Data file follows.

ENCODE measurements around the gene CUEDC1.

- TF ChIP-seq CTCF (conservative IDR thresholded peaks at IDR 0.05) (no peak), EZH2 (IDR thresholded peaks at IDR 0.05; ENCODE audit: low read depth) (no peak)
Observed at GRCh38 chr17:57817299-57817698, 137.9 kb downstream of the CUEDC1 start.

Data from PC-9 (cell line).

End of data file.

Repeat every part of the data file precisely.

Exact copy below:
ENCODE measurements around the gene CUEDC1.

- TF ChIP-seq CTCF (conservative IDR thresholded peaks at IDR 0.05) (no peak), EZH2 (IDR thresholded peaks at IDR 0.05; ENCODE audit: low read depth) (no peak)
Observed at GRCh38 chr17:57817299-57817698, 137.9 kb downstream of the CUEDC1 start.

Data from PC-9 (cell line).